About Echelon

Ken AshfordScience & Technology, War on Terrorism/TortureLeave a Comment

There is speculation (here and here, for example) that the NSA surveillance is the kind that doesn’t fit in with existing laws.

For example, Echelon.  Wikipedia describes Echelon as follows:

ECHELON is thought to be the largest signals intelligence and analysis network for intercepting electronic communications in history. Run by the UKUSA Community, ECHELON can capture radio and satellite communications, telephone calls, faxes and e-mails nearly anywhere in the world and includes computer automated analysis and sorting of intercepts. ECHELON is estimated to intercept up to 3 billion communications every day.

In other words, what the NSA is doing is not tapping a specific person or conversation, but essentially monitoring (electronically) billions of communications by computer simultaneously, hoping to "hear" (again, by computer) certain patterns of words or phone numbers.  Once a conversation is flagged, this begins the investigation process.  The rest of the intercepted communication essentially becomes "garbage out".

If this is indeed what is happening, then it is impossible to get an individual warrant. 

Moreover, one can only speculatae as to the extent to which the Echelon program is actually used.  If it does exist as I have described it, it certainly is a valuable tool, whose utility is (arguably) diminished once it becomes known.  Therefore (the argument goes), Bush was justified in using it, and not telling Congress about it before, and not telling the American people about it even now.

But I’m largely with Matt Yglesius on this.  Too bad.  We don’t skirt the Constitution simply because new technology enables us to:

I’m perfectly happy to believe that the decision to deploy illegal NSA wiretaps was driven by some novel technological development. I’m likewise happy to believe that the novel development in question may be a very useful tool in fighting terrorism. I’m even willing to believe that the new technology may somehow be such that public disclosure of its existence — by, for example, initiating a congressional debate about whether or not to deploy it — might have in some way compromised its utility. At that point, however, you have to say "so much the worse for new technology."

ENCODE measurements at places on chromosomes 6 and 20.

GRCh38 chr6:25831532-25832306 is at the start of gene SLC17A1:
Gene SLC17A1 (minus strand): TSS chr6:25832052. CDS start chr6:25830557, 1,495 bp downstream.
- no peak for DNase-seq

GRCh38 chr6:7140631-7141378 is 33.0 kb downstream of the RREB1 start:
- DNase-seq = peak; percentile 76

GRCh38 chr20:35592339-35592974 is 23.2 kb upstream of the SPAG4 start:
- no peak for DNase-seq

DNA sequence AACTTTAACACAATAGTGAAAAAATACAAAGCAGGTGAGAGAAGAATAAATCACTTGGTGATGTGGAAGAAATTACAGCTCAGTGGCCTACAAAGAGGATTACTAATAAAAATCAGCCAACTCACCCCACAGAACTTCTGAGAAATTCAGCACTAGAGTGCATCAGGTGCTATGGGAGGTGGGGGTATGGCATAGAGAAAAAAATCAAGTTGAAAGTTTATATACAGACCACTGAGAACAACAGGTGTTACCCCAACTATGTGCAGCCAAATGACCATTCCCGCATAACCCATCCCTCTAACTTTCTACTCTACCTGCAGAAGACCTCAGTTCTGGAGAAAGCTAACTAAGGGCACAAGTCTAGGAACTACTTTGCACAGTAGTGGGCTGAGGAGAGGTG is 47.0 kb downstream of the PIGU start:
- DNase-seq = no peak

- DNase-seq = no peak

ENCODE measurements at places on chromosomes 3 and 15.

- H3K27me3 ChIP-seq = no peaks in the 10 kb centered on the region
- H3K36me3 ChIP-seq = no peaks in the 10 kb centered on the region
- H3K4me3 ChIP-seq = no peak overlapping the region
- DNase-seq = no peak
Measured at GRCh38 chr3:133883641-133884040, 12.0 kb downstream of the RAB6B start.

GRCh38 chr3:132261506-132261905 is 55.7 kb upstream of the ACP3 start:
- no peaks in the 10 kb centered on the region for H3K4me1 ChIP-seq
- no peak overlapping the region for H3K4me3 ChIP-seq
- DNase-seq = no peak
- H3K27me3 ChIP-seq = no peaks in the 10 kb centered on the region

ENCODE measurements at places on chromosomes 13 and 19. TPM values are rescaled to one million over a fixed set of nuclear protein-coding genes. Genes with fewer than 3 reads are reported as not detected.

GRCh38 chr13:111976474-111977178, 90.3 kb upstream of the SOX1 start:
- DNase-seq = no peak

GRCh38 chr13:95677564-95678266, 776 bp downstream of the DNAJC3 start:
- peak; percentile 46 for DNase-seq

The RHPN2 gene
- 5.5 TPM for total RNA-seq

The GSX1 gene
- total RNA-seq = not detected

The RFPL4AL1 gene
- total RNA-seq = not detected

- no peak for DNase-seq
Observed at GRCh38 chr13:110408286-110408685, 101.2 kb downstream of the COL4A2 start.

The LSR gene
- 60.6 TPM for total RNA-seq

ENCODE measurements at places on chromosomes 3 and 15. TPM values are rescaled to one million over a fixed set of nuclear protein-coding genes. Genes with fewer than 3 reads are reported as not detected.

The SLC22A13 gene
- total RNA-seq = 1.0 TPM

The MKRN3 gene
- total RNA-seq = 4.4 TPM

If something is invented that would be useful to deploy, but also illegal to deploy thanks to an outdated 1978-vintage statute, the thing to do is to change the statute. The view that the President just gets to do whatever is simply not going to pass muster. Presidents may well have good reason for wantng to do whatever, but you can’t run a country like that. Bill Clinton’s health plan was a good idea. In some sense, if he’d just overridden or ignored congress and put it in place, that would have been good for the country. In another, more important sense, it would have been disastrous.

As the saying goes, the constitution is not a suicide pact. But by the same token, not every risk that someone somwhere might get killed is license to kill the constitution. Laws are laws, and if they’re somehow found wanting, they ought to be amended or repealed not just wished away.

UPDATE:  The Echelon rationale doesn’t seem to hold a lot of water.  As noted here:
The Clinton administration program, code-named Echelon, complied with FISA. Before any conversations of U.S. persons were targeted, a FISA warrant was obtained. CIA director George Tenet testified to this before Congress on 4/12/00:

I’m here today to discuss specific issues about and allegations regarding Signals Intelligence activities and the so-called Echelon Program of the National Security Agency…

There is a rigorous regime of checks and balances which we, the Central Intelligence Agency, the National Security Agency and the FBI scrupulously adhere to whenever conversations of U.S. persons are involved, whether directly or indirectly. We do not collect against U.S. persons unless they are agents of a foreign power as that term is defined in the law. We do not target their conversations for collection in the United States unless a FISA warrant has been obtained from the FISA court by the Justice Department.

Meanwhile, the position of the Bush administration is that they can bypass the FISA court and every other court, even when they are monitoring the communications of U.S. persons. It is the difference between following the law and breaking it.